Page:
Ch10 structural geology_fall2007
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Ch10 structural geology_fall2007






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Ch10 structural geology_fall2007 Ch10 structural geology_fall2007 Presentation Transcript

  • CRUSTAL DEFORMATION and Geologic Structures
  • Deformation • Deformation involves: – Stress – the amount of force applied to a given area. – Types of Stress: –Confining Stress – stress applied equally in all directions. –Differential Stress – stress applied unequally in different directions.
  • Deformational Stress • Types of Differential Stress: (1) Compressional Stress – shortens and thickens a rock body (associated with convergent plate boundaries). (2) Tensional Stress – tends to elongate and thin or pull apart a rock unit (associated with divergent plate boundaries). (3) Shear Stress – produces a motion similar to slippage that occurs between individual playing cards when the top of the stack is moved relative to the bottom (associated with transform plate boundaries).
  • Deformation of the Earth’s Crust Caused by Tectonic Forces and Associated Differential Stresses
  • Deformation • Differential stress applied to rocks during tectonic activity causes rocks to respond via deformation. • Strain – changes in the shape or size of a rock body caused by stress. • Strained rock bodies do not retain their original configuration during deformation.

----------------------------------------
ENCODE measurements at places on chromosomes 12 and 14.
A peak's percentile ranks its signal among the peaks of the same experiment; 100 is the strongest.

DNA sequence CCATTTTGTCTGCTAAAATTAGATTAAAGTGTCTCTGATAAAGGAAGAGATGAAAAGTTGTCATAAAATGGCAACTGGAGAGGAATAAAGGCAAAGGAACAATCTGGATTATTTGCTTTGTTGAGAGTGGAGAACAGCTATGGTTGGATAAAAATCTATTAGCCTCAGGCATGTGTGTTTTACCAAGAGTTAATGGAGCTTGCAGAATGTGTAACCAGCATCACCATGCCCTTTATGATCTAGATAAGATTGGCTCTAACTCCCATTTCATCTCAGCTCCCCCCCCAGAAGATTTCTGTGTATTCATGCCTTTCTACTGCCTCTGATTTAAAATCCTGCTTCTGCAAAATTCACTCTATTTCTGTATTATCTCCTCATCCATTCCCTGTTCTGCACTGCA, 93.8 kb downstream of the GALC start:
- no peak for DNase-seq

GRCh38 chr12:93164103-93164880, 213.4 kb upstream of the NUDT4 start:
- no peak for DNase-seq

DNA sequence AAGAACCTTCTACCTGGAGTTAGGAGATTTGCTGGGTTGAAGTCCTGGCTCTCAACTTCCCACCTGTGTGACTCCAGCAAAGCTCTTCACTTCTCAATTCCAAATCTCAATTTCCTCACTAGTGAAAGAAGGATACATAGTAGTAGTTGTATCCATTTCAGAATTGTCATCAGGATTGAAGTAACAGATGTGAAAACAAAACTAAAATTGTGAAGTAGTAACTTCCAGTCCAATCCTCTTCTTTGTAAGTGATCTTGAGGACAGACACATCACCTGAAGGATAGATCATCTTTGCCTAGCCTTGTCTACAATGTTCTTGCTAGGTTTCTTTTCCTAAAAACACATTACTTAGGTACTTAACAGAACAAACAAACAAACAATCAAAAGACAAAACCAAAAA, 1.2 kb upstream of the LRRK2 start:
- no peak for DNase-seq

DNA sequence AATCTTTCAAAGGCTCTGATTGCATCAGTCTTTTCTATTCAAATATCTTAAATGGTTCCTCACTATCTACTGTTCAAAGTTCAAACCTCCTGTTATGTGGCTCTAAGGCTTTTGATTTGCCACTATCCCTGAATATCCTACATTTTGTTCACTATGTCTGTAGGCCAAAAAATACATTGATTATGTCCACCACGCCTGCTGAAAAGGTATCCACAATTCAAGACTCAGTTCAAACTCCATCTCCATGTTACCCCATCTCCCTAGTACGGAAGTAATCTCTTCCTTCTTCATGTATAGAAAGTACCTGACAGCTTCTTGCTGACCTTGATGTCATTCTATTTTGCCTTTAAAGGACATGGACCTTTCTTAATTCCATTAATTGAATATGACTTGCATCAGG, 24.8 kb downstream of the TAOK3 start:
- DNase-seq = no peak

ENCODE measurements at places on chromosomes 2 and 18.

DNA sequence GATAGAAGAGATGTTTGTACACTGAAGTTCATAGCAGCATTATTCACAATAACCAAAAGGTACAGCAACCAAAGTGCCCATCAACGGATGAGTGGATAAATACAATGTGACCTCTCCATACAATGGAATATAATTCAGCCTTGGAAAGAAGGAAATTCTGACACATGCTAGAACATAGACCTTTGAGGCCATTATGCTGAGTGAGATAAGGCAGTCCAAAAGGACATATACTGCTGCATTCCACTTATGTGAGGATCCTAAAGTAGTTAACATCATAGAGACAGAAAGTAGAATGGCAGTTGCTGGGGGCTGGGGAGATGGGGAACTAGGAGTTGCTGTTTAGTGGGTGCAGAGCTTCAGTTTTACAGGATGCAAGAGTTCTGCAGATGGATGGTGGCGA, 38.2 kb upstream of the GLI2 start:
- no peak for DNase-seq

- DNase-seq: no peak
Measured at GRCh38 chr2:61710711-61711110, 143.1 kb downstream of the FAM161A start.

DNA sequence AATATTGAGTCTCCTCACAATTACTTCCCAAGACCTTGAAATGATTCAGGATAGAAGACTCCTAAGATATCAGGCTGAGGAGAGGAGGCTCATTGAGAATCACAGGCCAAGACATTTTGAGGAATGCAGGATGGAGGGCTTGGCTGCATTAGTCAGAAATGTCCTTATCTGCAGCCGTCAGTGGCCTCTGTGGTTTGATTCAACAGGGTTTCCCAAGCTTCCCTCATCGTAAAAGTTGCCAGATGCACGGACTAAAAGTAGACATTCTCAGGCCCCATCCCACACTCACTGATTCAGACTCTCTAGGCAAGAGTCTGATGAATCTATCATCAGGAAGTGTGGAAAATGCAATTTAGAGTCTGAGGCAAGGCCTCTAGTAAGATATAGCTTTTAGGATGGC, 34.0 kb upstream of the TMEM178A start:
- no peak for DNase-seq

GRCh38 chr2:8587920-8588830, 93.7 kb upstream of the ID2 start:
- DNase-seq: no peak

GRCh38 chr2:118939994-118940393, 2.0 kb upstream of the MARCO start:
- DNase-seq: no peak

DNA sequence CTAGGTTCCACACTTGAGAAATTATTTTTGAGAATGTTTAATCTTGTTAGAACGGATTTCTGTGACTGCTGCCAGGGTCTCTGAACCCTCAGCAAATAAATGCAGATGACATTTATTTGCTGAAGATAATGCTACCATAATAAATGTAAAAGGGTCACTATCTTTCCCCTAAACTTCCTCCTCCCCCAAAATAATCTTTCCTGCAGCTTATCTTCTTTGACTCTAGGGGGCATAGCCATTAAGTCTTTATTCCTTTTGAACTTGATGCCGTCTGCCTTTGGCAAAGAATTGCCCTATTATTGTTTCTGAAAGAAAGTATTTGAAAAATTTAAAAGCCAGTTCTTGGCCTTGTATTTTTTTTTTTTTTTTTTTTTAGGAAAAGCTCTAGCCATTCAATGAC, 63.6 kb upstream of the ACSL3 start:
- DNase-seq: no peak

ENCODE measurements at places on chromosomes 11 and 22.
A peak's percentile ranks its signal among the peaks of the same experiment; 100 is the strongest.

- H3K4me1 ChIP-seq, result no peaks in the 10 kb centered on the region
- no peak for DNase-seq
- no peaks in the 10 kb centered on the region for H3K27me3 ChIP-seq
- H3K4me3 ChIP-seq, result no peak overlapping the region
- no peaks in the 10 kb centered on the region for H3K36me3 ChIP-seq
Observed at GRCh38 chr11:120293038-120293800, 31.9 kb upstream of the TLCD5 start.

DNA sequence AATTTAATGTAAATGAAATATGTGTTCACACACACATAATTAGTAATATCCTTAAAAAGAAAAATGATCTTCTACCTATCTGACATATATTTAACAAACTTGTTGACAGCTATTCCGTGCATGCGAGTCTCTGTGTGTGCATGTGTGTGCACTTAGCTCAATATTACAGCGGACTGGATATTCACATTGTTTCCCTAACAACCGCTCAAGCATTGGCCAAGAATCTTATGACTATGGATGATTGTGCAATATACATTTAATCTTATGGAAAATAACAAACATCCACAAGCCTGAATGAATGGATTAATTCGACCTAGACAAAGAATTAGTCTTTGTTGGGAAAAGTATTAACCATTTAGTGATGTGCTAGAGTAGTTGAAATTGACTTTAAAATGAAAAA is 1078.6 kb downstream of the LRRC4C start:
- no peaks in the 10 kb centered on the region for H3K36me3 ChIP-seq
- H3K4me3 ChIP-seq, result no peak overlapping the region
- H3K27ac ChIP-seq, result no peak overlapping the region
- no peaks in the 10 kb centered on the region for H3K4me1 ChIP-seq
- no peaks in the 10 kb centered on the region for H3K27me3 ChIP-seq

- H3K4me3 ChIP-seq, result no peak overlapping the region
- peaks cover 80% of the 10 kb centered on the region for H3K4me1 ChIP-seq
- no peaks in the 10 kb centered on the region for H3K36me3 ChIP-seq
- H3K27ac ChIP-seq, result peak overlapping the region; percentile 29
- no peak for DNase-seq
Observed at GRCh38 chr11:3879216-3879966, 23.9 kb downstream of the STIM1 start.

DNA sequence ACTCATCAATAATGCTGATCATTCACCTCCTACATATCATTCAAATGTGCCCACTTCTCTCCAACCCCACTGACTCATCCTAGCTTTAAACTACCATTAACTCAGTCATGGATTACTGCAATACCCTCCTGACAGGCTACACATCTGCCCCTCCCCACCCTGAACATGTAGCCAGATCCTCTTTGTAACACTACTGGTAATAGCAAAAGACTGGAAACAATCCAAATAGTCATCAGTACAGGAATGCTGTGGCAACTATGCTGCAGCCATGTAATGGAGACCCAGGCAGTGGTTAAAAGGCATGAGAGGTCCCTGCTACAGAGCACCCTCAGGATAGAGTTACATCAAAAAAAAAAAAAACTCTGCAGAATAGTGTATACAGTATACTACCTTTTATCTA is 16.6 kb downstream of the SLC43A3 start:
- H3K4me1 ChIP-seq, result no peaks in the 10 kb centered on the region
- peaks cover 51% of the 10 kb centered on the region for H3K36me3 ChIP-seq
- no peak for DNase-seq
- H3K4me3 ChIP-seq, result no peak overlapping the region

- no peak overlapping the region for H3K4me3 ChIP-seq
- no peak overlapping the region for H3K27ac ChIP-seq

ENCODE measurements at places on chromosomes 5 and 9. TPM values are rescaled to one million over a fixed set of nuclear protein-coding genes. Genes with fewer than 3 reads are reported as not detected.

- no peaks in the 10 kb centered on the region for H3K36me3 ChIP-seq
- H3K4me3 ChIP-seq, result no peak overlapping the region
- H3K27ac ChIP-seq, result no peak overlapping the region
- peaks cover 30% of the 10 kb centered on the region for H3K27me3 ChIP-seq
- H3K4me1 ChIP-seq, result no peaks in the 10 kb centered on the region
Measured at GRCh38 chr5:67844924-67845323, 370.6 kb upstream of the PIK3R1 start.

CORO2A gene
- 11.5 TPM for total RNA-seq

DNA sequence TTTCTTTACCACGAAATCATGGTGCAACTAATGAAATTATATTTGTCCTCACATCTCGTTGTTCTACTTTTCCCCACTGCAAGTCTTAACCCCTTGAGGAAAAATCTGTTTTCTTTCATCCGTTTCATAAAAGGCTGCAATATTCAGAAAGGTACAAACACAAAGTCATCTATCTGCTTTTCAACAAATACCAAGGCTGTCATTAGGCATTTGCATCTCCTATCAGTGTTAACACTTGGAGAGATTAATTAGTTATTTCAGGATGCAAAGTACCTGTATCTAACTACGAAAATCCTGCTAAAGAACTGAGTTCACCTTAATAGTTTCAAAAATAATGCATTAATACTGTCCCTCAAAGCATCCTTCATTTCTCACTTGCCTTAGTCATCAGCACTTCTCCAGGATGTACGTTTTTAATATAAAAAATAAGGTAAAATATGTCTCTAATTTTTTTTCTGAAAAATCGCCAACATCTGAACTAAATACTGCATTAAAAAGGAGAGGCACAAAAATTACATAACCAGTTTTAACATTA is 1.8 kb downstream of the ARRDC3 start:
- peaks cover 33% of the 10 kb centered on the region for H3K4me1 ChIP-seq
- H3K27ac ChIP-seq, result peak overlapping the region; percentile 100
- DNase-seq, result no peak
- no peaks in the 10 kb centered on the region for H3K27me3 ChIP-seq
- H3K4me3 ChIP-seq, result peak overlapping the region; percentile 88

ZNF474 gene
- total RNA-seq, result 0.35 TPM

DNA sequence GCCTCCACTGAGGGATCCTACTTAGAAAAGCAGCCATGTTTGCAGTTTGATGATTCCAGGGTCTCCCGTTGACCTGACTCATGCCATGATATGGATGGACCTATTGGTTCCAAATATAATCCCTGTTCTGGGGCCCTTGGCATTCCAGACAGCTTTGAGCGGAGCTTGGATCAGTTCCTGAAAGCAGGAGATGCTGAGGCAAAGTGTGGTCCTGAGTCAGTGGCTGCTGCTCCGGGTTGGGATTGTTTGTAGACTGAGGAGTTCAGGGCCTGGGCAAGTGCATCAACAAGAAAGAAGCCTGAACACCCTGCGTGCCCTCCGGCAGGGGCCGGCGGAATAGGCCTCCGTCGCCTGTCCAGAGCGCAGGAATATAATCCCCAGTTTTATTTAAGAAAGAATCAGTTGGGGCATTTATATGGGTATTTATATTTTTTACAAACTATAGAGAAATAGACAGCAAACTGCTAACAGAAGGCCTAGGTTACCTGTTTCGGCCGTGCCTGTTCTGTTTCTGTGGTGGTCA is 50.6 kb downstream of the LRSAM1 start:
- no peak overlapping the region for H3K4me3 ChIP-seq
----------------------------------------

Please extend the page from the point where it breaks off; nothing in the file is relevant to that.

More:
• How Do Rocks Deform? • Rocks subjected to stresses greater than their own strength begin to deform usually by folding, flowing, or fracturing. – General Characteristics of Rock Deformation: • Elastic deformation – the rock returns to nearly its original size and shape when the stress is removed. • Once the elastic limit (strength) of a rock is surpassed, it either flows (ductile deformation) or fractures (brittle deformation).
  • • Factors that influence the strength of a rock and how it will deform: • Depth • Temperature • Confining Pressure • Rock Type • Availability of Fluids • Time How Do Rocks Deform?
  • • Rocks near the surface, where confining pressures and temperatures are low, will behave as a brittle solid and fracture once their strength is exceeded. • Rocks at depth, where confining pressures and temperatures are high, will exhibit ductile behavior or solid-state flow, in which changes occur without fracturing. How Do Rocks Deform?
  • Crustal Structures • Folds – During crustal deformation rocks are often bent into a series of wave-like undulations. – Anticlines and Synclines – Domes and Basins – Monoclines • Characteristics of Folds: • Most folds result from compressional stresses which shorten and thicken the crust. • Most of them occur in a series.
  • Anatomy of a Fold • Limbs – Refers to the two sides of a fold. • Axis (or Hinge) – A line drawn down the points of maximum curvature of each layer.• Axial Plane – An imaginary surface that divides a fold symmetrically. • Plunge – In complex folding, the axis is often inclined at an angle called plunge.